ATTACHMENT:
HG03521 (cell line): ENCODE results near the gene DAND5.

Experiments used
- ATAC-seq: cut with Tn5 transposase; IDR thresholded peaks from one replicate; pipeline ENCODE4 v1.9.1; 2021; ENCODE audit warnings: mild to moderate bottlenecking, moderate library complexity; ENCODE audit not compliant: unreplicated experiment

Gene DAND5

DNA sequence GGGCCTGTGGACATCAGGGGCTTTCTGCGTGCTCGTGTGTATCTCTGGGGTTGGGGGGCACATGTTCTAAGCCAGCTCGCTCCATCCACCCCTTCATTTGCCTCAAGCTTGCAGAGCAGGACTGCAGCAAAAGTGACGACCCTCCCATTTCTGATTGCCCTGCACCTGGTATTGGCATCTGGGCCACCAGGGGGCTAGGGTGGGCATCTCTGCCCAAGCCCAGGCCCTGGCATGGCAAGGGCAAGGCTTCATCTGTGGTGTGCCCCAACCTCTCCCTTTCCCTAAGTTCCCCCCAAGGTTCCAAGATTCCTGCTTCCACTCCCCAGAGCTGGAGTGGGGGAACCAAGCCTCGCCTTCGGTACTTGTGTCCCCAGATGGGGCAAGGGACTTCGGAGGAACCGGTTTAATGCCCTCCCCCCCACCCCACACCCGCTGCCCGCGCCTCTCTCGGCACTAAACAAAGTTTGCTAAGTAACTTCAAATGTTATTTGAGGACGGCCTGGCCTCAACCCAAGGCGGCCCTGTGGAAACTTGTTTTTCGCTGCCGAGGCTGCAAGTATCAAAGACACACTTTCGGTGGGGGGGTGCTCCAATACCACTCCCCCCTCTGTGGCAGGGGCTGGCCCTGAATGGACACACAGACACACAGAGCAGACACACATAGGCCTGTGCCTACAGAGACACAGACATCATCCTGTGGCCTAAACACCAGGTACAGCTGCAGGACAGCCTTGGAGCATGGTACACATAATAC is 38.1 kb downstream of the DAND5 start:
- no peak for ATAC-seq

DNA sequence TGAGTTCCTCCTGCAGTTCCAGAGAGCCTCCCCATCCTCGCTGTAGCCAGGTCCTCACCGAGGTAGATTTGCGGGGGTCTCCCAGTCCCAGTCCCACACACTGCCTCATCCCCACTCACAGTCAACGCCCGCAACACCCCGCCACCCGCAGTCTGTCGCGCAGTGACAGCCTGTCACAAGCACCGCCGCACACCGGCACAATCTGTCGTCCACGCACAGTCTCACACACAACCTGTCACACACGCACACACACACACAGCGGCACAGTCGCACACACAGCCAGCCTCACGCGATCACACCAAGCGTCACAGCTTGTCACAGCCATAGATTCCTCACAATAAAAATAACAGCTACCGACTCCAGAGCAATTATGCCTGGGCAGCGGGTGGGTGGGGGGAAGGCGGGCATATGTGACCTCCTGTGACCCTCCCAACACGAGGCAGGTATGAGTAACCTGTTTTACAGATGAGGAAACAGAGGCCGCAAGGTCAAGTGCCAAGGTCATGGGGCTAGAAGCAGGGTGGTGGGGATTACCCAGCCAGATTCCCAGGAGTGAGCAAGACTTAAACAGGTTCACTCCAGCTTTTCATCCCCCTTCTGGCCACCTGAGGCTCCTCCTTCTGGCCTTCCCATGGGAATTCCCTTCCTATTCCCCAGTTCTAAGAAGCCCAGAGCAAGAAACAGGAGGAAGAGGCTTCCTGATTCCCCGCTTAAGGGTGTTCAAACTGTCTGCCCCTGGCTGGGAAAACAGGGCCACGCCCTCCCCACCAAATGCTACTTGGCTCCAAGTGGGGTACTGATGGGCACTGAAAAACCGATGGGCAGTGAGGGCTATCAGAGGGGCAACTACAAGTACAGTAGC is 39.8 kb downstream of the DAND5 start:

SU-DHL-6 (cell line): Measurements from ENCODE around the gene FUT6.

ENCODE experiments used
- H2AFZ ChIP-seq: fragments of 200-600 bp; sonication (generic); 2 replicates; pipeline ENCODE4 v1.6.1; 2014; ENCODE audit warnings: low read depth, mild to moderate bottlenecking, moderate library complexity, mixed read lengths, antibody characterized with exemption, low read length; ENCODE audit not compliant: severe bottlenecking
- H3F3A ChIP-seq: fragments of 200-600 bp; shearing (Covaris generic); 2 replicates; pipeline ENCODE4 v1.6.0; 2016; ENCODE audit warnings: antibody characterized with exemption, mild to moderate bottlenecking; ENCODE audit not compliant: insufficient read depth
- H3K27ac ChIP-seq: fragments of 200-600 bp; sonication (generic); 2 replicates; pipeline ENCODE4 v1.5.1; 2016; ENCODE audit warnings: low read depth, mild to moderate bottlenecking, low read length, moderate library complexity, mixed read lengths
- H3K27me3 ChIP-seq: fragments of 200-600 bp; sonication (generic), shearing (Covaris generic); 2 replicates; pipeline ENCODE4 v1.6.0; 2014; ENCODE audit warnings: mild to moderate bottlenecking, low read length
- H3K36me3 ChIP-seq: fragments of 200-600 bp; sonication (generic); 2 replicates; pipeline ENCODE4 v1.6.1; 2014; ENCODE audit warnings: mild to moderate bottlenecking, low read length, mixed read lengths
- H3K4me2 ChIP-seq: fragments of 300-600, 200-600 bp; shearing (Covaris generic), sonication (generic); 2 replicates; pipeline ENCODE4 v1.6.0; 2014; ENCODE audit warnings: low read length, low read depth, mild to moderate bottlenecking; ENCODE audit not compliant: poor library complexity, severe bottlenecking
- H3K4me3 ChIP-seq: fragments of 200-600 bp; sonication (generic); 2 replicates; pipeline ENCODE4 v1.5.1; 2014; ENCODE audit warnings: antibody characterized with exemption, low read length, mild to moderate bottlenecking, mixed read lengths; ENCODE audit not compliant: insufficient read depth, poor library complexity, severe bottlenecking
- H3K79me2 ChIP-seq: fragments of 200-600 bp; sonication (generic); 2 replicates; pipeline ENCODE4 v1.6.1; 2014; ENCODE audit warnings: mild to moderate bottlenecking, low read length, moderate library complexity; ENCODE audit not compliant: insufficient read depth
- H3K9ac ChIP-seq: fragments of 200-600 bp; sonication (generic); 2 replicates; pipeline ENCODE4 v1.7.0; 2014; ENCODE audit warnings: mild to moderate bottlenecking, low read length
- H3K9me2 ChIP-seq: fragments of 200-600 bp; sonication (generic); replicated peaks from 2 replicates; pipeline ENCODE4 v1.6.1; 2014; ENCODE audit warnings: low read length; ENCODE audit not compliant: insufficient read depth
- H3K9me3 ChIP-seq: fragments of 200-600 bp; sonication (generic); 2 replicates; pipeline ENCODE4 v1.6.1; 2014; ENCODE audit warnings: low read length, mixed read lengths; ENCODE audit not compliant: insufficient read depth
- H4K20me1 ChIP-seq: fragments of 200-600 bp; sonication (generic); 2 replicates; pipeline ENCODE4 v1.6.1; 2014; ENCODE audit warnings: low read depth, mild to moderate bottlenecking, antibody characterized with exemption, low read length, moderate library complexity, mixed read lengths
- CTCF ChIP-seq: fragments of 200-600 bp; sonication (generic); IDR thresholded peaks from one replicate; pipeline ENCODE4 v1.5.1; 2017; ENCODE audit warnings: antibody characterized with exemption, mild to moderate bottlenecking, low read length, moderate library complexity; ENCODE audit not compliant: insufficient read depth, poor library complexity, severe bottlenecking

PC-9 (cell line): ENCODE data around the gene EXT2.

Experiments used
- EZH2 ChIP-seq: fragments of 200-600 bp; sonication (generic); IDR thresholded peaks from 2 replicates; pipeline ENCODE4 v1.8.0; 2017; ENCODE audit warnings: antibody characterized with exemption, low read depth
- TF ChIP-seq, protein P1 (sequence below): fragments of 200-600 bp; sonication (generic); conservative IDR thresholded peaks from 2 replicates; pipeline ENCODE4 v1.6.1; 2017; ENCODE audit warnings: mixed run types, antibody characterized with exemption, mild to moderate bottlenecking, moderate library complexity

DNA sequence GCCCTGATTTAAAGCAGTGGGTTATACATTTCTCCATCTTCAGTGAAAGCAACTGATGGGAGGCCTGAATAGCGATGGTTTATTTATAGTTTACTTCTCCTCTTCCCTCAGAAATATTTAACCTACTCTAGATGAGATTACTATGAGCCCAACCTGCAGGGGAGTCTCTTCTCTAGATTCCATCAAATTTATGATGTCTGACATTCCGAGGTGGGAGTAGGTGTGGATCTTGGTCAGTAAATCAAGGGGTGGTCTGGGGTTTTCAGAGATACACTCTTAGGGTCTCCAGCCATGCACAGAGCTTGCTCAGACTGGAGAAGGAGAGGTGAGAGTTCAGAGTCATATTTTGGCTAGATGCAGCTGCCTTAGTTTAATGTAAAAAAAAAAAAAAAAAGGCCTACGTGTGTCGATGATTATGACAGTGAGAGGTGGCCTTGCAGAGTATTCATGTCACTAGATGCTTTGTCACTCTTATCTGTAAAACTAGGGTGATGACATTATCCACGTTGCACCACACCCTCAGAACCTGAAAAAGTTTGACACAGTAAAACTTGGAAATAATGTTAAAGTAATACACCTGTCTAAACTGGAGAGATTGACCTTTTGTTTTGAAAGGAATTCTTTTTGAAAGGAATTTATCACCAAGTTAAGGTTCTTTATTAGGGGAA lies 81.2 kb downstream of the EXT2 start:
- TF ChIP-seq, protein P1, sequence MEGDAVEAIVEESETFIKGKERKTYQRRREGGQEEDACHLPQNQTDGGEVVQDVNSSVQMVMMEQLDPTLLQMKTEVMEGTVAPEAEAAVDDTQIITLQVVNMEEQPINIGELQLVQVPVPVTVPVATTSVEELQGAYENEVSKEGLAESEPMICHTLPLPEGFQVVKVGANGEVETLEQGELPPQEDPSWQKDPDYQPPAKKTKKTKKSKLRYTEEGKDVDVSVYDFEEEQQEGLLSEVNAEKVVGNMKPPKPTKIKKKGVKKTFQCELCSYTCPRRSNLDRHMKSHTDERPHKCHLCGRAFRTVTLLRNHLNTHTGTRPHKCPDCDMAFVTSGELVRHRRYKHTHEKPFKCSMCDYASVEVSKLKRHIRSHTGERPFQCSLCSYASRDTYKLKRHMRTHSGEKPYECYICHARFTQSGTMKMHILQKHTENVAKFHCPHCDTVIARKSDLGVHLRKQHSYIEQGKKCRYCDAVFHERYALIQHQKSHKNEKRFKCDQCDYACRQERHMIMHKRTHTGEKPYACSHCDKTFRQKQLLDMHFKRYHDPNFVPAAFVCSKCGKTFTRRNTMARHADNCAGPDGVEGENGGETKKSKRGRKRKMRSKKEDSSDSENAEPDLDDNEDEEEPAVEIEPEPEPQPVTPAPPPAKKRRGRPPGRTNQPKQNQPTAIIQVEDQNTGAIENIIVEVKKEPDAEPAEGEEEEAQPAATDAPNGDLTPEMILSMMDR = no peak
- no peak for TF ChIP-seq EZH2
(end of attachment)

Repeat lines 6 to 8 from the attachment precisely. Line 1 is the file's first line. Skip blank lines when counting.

- no peak for ATAC-seq

DNA sequence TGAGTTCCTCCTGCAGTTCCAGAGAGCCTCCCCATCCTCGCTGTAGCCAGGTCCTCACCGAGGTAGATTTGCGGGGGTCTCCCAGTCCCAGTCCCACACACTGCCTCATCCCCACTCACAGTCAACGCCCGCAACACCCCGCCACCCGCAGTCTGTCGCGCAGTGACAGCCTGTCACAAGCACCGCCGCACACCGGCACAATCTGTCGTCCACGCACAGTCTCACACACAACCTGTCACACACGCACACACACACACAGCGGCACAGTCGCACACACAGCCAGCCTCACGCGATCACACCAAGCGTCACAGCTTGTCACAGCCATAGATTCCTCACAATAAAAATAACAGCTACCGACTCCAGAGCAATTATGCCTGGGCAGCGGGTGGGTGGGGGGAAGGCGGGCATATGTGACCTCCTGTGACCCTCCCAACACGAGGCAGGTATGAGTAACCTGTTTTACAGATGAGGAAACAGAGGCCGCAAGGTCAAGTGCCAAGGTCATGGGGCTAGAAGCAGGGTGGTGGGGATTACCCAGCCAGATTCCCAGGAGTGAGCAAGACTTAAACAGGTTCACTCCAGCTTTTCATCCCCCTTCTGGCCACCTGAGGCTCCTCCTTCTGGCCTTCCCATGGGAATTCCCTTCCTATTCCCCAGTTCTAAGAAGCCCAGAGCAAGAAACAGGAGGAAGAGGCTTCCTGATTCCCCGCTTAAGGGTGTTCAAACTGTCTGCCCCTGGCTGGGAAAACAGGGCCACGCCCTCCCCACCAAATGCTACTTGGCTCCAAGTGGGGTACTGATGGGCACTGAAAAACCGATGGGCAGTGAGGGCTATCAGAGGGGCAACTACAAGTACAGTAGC is 39.8 kb downstream of the DAND5 start:

SU-DHL-6 (cell line): Measurements from ENCODE around the gene FUT6.